Relevance redefined

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Presentation at IGeLU 2014 Oxford. Shift view on relevance in discovery tools from system to user context. The concept of relevance in retrieving information resources in discovery tools like Primo needs to be redefined. It should take into account the wider context of queries and retrieved items outside the central and local indexes. Content and relevance are inextricably interlinked. Relevance is only calculated for the isolated items in the indexed content. Many indexed items may have relevant connections to each other in the real world, but these are not visible within the system in any way. Starting point should be the customer’s full connected workflow instead of just the library’s collections. Linked Open Data appears to be a relevant approach. This presentation will give some real life use cases and try to give some tentative solutions.

Transcript of Relevance redefined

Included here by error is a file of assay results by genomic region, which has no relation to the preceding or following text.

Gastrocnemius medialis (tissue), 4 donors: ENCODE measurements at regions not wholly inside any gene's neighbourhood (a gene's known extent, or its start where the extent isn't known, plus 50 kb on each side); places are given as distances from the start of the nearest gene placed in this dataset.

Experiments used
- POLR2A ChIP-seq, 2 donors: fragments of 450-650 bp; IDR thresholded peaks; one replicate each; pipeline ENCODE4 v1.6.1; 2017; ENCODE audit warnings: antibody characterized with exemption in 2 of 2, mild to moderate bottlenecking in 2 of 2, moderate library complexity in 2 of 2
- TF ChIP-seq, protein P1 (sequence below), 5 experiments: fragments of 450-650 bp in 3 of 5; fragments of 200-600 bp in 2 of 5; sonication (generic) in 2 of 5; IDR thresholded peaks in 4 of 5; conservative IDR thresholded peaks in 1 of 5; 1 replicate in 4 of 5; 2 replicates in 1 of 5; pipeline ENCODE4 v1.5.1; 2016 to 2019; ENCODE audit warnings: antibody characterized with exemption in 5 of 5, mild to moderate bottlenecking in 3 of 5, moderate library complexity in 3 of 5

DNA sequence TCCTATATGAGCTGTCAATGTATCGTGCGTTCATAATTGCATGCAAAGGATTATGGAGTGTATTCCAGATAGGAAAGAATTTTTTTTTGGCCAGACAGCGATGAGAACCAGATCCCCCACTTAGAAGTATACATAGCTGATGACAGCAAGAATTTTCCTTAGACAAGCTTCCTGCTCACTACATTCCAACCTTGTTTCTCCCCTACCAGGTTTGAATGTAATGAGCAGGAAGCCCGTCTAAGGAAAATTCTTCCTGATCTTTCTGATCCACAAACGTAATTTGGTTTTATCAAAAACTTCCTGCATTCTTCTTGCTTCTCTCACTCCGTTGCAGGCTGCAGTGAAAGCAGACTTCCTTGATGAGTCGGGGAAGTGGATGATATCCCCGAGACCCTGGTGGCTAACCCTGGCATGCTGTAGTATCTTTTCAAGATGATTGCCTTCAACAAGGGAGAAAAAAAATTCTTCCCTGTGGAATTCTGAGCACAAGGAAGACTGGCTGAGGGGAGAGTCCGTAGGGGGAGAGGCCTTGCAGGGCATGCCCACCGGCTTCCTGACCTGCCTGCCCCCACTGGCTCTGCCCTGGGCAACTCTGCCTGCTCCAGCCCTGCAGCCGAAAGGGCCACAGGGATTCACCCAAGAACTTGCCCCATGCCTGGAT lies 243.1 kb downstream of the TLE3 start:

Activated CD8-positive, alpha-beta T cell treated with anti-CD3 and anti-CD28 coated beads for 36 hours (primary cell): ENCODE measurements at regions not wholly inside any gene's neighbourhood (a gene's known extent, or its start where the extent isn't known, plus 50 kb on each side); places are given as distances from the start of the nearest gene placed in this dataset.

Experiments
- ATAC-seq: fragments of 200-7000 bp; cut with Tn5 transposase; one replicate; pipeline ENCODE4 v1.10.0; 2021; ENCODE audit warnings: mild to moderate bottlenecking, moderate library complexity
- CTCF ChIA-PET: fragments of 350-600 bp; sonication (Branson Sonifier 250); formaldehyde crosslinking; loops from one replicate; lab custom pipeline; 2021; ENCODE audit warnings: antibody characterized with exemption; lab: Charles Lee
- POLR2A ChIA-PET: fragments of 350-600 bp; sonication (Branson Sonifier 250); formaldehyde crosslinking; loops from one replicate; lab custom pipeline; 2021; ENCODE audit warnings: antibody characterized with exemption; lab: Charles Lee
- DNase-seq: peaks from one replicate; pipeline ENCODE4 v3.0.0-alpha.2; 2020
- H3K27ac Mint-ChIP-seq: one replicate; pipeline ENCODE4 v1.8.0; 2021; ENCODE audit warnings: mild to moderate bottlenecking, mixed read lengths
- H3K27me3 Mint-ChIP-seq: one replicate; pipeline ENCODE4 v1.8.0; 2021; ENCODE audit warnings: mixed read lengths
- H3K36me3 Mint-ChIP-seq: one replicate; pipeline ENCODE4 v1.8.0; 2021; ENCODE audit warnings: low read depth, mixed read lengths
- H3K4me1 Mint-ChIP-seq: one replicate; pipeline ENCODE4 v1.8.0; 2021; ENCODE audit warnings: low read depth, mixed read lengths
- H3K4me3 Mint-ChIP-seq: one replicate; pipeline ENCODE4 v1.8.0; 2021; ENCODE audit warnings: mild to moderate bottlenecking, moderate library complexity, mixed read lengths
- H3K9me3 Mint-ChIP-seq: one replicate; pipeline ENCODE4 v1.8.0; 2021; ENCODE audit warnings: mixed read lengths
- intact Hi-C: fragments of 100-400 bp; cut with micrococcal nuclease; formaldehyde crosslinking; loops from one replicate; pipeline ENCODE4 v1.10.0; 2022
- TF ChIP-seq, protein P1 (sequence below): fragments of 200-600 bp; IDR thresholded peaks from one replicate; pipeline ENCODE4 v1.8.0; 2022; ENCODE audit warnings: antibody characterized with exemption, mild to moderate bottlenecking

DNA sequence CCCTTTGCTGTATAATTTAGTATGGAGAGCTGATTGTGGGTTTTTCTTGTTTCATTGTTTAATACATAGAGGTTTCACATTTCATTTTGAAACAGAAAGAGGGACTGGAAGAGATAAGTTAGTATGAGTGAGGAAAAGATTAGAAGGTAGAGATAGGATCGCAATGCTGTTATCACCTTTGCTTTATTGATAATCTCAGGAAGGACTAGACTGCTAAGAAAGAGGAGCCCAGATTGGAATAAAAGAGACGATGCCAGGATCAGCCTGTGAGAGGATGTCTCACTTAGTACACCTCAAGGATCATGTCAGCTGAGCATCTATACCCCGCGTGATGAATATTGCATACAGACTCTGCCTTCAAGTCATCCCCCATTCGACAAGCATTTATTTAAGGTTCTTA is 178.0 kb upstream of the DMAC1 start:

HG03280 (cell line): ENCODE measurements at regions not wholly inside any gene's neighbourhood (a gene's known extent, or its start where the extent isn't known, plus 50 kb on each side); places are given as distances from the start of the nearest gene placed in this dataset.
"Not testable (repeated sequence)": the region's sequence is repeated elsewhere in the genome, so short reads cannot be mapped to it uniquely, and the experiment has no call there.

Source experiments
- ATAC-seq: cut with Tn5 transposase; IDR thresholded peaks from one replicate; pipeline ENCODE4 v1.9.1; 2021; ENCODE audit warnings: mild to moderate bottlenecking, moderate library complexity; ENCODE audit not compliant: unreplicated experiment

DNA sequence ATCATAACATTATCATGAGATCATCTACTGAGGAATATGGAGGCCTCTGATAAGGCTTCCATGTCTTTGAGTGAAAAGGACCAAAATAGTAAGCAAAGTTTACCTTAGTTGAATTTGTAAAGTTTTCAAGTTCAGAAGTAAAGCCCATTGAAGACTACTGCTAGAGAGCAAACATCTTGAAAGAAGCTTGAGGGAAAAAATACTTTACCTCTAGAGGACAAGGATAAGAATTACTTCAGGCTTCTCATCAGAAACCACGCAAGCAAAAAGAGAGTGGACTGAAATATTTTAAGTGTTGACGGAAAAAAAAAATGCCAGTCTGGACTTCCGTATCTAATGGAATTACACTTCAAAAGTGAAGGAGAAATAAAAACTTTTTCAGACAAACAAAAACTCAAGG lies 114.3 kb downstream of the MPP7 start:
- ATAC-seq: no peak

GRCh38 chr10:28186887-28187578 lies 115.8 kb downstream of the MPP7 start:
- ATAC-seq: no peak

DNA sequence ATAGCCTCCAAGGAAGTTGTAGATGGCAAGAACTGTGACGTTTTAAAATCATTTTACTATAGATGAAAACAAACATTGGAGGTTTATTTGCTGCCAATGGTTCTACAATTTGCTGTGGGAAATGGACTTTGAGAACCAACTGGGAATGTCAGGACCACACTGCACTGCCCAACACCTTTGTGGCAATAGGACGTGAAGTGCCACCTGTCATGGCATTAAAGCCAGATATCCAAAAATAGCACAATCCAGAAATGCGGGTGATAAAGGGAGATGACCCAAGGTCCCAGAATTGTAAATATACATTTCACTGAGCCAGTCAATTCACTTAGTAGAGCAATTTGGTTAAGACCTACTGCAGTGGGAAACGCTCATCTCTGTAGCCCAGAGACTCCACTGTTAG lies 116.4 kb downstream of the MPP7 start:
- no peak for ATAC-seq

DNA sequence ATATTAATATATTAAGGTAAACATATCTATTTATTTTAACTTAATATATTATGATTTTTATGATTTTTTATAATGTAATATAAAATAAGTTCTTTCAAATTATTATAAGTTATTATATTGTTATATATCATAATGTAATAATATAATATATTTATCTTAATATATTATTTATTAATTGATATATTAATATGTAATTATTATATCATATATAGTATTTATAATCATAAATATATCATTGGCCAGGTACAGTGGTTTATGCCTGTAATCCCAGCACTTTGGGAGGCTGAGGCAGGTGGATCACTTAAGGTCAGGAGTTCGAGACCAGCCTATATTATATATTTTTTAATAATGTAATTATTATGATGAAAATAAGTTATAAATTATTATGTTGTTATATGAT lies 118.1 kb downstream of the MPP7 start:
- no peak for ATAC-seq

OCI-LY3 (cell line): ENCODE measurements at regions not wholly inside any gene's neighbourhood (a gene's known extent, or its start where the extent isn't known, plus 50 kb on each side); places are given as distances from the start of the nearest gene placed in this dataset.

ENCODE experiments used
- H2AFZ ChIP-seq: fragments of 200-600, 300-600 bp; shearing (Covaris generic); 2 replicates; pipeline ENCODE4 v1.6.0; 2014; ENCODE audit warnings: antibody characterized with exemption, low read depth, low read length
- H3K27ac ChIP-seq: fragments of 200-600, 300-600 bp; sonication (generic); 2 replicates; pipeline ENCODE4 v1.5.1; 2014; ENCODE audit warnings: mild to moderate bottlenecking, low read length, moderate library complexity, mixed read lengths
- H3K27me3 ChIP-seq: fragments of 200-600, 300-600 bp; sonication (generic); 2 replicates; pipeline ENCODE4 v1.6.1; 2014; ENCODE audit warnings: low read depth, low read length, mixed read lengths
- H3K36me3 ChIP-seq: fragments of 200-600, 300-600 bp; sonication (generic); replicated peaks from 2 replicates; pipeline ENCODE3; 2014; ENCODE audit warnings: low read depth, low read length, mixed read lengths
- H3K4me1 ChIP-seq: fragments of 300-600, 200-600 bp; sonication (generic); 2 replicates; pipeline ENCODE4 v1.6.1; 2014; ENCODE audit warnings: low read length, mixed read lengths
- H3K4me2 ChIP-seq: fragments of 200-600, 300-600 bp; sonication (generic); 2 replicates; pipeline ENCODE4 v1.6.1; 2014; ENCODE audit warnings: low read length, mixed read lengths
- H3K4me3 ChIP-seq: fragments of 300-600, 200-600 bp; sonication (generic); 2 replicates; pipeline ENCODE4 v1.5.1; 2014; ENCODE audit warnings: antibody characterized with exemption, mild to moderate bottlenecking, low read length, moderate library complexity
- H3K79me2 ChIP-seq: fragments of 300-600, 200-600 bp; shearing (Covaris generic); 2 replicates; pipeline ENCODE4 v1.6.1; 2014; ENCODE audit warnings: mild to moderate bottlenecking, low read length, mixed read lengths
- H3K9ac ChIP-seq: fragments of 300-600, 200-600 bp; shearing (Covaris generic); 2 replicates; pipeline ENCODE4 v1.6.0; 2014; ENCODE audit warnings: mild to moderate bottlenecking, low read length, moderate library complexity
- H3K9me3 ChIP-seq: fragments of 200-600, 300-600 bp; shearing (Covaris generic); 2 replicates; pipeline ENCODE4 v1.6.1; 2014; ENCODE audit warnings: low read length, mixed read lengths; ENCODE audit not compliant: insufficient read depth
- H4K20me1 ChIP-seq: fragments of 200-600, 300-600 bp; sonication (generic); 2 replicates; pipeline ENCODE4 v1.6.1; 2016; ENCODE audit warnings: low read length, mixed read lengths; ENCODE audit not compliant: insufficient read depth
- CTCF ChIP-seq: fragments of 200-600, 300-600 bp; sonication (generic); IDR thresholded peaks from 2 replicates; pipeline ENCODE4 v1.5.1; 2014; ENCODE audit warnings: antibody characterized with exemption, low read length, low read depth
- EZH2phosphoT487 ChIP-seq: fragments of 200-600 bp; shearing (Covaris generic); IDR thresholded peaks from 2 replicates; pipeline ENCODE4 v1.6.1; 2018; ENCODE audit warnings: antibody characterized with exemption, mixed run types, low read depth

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2. Main discovery tool feedback issuesContentNot enoughToo manyWrong typesNo full textRelevanceNot #1Too manyKnown item!?WTF?Main issues reported as feedback/survey results on discovery tools are about contentand relevance.Funny thing is that the use of facets for refining is somehow not very popular? 3. Usual responses to feedback issuesChange the front end!Tabs - Facets - Filters - - FontPositionsMore/less content!More of the same same sameImprove relevance ranking algorithms!Very shhhophisticated - Very shhhecretUsual responses to feedback issues: Front end, content, relevance (ranking)Front end UI changes: its just about cosmetics and perception: more tabs withspecific data sources, element positioning, etc.More or less content can have various effects. Either more or less relevant results.But usually still the same traditional content typesAlgorithm: only for a small part influenced by libraries, customers. Most of it in thesoftware, which is confidential, not transparent, for competitive reasons 4. BeforeExample: before.University of Amsterdam Primo: originally Google experience: onebox (apart from advanced search), all sources, one blended results list. 5. AfterExample: after. University of Amsterdam Primo now: three tabs: All, Local catalogue,Primo Central 6. Same oldSame old UX tricksSame old Content typesSame old View on relevanceBasically these changes are not actual changes at all: its all cosmetic.UX/UI changes: perception, not actual improvement of relevance.Content: usually still the same resource types+search indexesRelevance from a system +result set perspective 7. iNTERLiNKEDRS E A R C H CL A OE N NV K TA EN XC O N T E N TEBut every aspect is dependent on all others: search, rank, content, context, relevance.No search without context. Search is executed in a specific limited content index.Ranking is performed on the results within this limited index. Relevance is completelydefined by a user's context. 8. RelevanceContext+ContentObjectively, we can say that relevance is determined by context and content. 9. Relevance=Relative:Subjective:ContextualPerson ContextRoleTaskGoalNeedWorkflowSystem AlgorithmContentIndexQueryCollectionConfigurationClash between personal context and system/collection.Personal context, defined by a person's specific needs in a specific role for a specifictask/goal in a specific time, culminates in a specific Query, which consists of a limitednumber of words in character string format.System doesnt know personal context, only has the indexed content, made up fromspecific collections, that is indexed in a certain way with specific systemconfigurations, and the string based query to run through that structure. 10. RelevanceRecallThe fraction of relevantinstances that are retrievedretrieved relevant instancestotal relevant instancesPrecisionThe fraction of retrievedinstances that are relevantretrieved relevant instancestotal retrieved instancesBasic concepts used for determining relevance of result sets: Recall and Precision.This cannot be used to determine actual relevance of specific results! That isdependent on context and can only be determined by the user. 11. Total: 1000 itemsRelevant: 300Retrieved: 180Retrieved relevant: 120Retrieved unrelevant: 60Unrelevant: 700Recall:120/300=0.4Precision:120/180=0.66RelevanceRecall and PrecisionExample:Searched index: 1000 itemsRelevant for query: 300Retrieved items: 180Retrieved relevant items: 120Retrieved unrelevant items: 60Recall=120/300= (0.4)Precision=120/180= (0.66) 12. Relevance ranking is NOT RelevanceRelevance = Finding appropriate itemsRecall, PrecisionRelevance ranking = Determining most relevantwithin retrieved setTerm Frequency, Inverse Document Frequency, Proximity,Value ScoreRetrieved set may not contain any relevant items atall, but can still be ordered according to relevance.Relevance is NOT relevance ranking!Relevance is finding/retrieving appropriate items, using the words in the query, and ifavailable: context information.Recall and Precision are used to measure the degree of relevance of a result set.Relevance ranking is determining the most relevant items in a result set based on thequery terms and the content of retrieved items, using a number of standardmeasures:TF, IDF, Proximity.Value score: a specific Primo algorithm that is looking at number of words, type ofwords, etc.Also possible: local boosting. This method does not take into account any contentrelevance, but just uses brute force to promote items from specific (local) datasources. 13. Primo Central search and rankingenhancement - July 8, 2014As part of our continuing efforts to enhance searchand ranking performance in Primo, we changed theway Primo finds matches for keyword searcheswithin indexed full text. As part of this approachPrimo lowers the ranking of, or excludes, items oflow relevance from the result set that werepreviously included. You may find as part of thischange that the number of results for somesearches is reduced, although result lists havebecome more meaningful.Official Ex Libris announcement July 8, 2014.Combined with improvements to known item search/incomplete query terms in Primo4.7.Something changed!? This announcement implies mixing up of getting relevantresults and relevance ranking. Some results are actually excluded.Only for full text resources.Only in Primo Central.Not clear if this is independent of software version/SP?Unclear to libraries, customers what and how relevance/search/ranking are modified:an example of the not transparent nature of discovery tools' relavance algorithms.There were a number of complaints on the Primo mailing list about this. 14. The System PerspectiveObjectivizing a subjective experienceLet's look at the traditional system perspective on relevance. It's trying to make asubjective process into an objective one. 15. Recall issuesDiscovery tool index limits recall scope in advanceRelevance is calculated on:availableselectedindexed(scholarly) contentBy vendorsBy librariesEverythingSystemFirst lets have a look at some recall issues in discovery tools.Recall is limited in advance, because only a limited set of items of certain contenttypes are available for searching. A lot of relevant content is not considered at all.Decided by vendors, publishers and libraries.In Primo Central: by Ex Libris agreements with publishers, metadata vendors.In Primo Central: libraries decide what is enabled, what is subscribed, free for searchIn Primo Local: libraries decide which (part of) collections are indexed. 16. Recall issuesNOT indexed:Not accessibleNot subscribedNot enabledUnusual resource typesConnectionsNot digitalNot indexed, thus not searched:Content not accessible to index vendors, librariesUnusual resource types: theatre performances, television interviews, research projectinformation, historical eventsNot physical, tangible content.Connections: influenced by, collaborating with, temporal, genreMay not fit in bibliographical/proprietary format (MARC, DC, PNX) 17. Recall issuesIndexed, but NOT found:By author name (string based)By subject (string based, languages)Related but unlinked items (chapter in book)Content that IS indexed, but can't be found:Author names: only strings, textual variations of name/pseudonyms, etc. that areindexed. Only items with explicit author search term are found.Subject: strings, individually indexed 'as is' from data sources, multiple languages.Only items with explicit specific subject search term are found.Related: a chapter may be indexed with a textual reference to the book it is a part of.The book (relevant for delivery) is not retrieved, neither a link to that item. 18. AuthorAuthor name example.Charlotte Bront pseudonym/pen name Currer Bell (male) used for Jane Eyre. (Leftscreenshot Wikipedia)In this case no links between both names, so the very relevant Charlotte Bront stuffis not retrieved. (Right screenshot University of Amsterdam Primo) 19. SubjectSubject example.Topic/discipline philosophy (English) does not find stuff with Dutch filosofie (whichalso appears to be Czech). 20. ChapterConnections example.Chapter written by UvA researcher, in local institutional repository, harvested in localPrimo.Book in Aleph catalogue, harvested in local Primo.Book is not retrieved as item to present delivery options directly. 21. Precision issuesDiscovery tool limits precision by ambiguousindexingNext: some precision issues.Problems caused by using strings instead of identifiers/concepts 22. Precision issuesIndexed and/but erroneously foundBy author name (string based)By subject (string based, languages)Query too broadIndexed irrelevant items that are retrieved erroneously:Author: common names result in items of all authors with that name.Subject: similar terms with different/ambiguous meanings give noise (voc)Broad query (few terms) gives too much noise 23. AuthorExample of author names.J. (Johanna, Jan, Joop, etc.) de Vries is a very common Dutch name.Results consist of all items by different authors. 24. SubjectExample of subjects.Ambiguous/Multilingual topic VOC: physics (Volatile Organic Compounds), music(Vocals), history (Verenigde Oostindische Compagnie, Dutch East Indies Company). 25. Too broadExample of too broad search terms.Way too many results with a very common search term.